Not exactly.

      I think that Android apps are the majority of apps on Blackberry World. Other apps includes:

      Native Apps, which I suspect to be in the 20% range of that 60%
      Adobe Air apps, probably also 20%.
      HTML5 Apps, I suspect is about 30-40%
      And the other category is BlackBerry app generator apps. Which are pretty much RSS feeds in a single apps. That will probably be about 20-30%.

      So there are a lot of options for developers.

  • http://www.facebook.com/Dr.Mark.Lipschitz Mark Lipschitz

    I don’t see the big deal about 40% of the apps coming from Android. What percentage of rehashed iOS apps do we have on Android? I have a few on my iPad that I would love on my Optimus G. Besides, why reinvent the wheel? Its not about where the apps come from, its about having quality core apps and a few exclusive killer apps and features. Case in point, the PS3.

  • Unorthodox

    [speculation alert] Can BB build up an ecosystem transparent for Android, and then sell their business to Google, or one of Android OEMs?

  • selonmoi

    And the reviews say that the BB10 Android player runs like garbage. Blackberry is paying out hundreds of thousands of dollars to fill their app store with crap.

    • Civil__Engineer

      I read a lot of those reviews and I can tell you most of them are biased. I personally own and S III and a Blackberry Playbook, some and only some the android apps that don’t run well are those that are available out of AppWorld (not approved by blackberry side loads), but the apps that are approved run seamless, an example is one of my favorites, News Republic I have on both devices, but i prefer to read it on the Playbook it runs just a good as it does on the native Adroid OS, but is a more comfortable read.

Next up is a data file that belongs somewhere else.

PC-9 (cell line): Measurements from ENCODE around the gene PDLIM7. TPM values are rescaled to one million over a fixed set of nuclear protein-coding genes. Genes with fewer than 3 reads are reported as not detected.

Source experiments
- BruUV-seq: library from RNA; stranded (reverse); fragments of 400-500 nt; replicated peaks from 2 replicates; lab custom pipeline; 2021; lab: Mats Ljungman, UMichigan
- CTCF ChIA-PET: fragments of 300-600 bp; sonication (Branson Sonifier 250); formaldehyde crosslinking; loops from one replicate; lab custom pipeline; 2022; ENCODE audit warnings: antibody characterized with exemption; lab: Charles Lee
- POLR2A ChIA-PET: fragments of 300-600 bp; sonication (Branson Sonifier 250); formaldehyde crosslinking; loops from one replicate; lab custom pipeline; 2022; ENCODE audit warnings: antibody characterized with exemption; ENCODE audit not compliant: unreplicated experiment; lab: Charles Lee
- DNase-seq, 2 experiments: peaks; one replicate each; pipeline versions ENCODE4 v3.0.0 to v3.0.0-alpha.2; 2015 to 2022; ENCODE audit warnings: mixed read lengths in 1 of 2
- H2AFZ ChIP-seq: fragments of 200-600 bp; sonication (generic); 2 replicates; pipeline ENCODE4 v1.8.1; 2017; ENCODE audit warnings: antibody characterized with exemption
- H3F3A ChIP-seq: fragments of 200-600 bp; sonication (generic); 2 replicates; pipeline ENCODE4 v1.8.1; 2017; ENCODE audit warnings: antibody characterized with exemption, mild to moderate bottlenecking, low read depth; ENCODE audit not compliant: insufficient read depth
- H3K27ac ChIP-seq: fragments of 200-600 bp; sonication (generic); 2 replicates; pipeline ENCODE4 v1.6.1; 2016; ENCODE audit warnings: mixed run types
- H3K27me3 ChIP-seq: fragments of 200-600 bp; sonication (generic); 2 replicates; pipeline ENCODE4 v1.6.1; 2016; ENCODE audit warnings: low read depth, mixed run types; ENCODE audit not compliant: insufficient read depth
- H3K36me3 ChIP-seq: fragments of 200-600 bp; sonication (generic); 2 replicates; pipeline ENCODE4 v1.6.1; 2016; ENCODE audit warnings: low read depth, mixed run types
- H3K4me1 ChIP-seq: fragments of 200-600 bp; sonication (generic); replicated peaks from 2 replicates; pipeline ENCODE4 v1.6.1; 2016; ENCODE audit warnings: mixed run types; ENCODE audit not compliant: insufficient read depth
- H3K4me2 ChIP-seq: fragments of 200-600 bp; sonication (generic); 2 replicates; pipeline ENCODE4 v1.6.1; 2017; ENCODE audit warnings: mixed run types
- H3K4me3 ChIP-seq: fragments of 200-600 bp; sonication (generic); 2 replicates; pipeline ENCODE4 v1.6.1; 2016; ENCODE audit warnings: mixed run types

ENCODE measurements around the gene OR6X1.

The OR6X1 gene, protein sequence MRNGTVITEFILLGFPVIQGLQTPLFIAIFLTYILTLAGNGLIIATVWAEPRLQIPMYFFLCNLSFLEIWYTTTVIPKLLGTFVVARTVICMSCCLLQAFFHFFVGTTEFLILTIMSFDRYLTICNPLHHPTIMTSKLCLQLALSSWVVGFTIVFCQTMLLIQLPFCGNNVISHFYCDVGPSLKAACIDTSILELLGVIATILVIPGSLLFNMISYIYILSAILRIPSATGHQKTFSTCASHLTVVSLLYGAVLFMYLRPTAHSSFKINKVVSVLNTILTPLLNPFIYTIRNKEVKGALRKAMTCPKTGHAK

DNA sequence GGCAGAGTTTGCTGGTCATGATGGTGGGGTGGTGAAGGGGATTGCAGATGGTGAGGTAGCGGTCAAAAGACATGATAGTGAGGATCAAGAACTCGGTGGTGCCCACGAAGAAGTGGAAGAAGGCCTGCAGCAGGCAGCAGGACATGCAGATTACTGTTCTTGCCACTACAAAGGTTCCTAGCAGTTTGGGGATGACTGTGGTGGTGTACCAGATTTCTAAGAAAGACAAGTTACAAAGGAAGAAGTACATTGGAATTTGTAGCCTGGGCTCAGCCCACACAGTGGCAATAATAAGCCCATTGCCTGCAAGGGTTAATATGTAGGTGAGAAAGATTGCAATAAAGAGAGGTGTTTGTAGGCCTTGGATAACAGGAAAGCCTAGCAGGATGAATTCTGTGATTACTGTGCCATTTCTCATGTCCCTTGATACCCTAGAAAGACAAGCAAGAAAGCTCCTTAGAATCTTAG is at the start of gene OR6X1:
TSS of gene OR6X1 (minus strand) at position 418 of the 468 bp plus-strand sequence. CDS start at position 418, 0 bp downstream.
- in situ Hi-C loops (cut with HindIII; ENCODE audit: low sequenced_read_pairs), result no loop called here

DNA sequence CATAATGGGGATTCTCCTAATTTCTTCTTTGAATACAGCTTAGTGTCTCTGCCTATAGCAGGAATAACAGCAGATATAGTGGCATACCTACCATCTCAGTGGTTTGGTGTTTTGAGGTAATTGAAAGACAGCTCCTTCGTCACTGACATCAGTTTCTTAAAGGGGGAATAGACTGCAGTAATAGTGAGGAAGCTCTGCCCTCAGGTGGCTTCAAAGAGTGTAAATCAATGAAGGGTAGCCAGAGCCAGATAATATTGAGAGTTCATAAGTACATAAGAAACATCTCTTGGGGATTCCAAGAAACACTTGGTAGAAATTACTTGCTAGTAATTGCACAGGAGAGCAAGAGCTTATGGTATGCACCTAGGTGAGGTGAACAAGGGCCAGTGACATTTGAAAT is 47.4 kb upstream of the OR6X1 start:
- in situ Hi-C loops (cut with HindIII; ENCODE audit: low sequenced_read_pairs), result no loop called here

• maximillion82

    As long as the apps run smooth in doubt users care. BlackBerry made the right move, with the BB10 system. Many companies still only support BES forcing employees to a Berry. Now with that dual work/private option and android apps there will be no need for all those people to buy a second phone. I think the big loose her won’t be Google but Apple. Google is still happy that BB uses their apps since they still use mainly Google services. Also most Business BB users I Know own an iPhone in their leisure time.

  • http://profiles.google.com/childofthehorn Stacy Devino

    Yeah – got my Andrpid Freebies on there as well. They even did the work of porting it to BB10 for me!

  • feztheforeigner

    19 of those are mine! Don’t expect nearly the revenue that Android offers, but very much worth the minimal effort required.

  • http://profiles.google.com/andrewc513 Andrew Chandler

    What does this say about apps going the other way? I’d love to have BB10’s camera app on Android.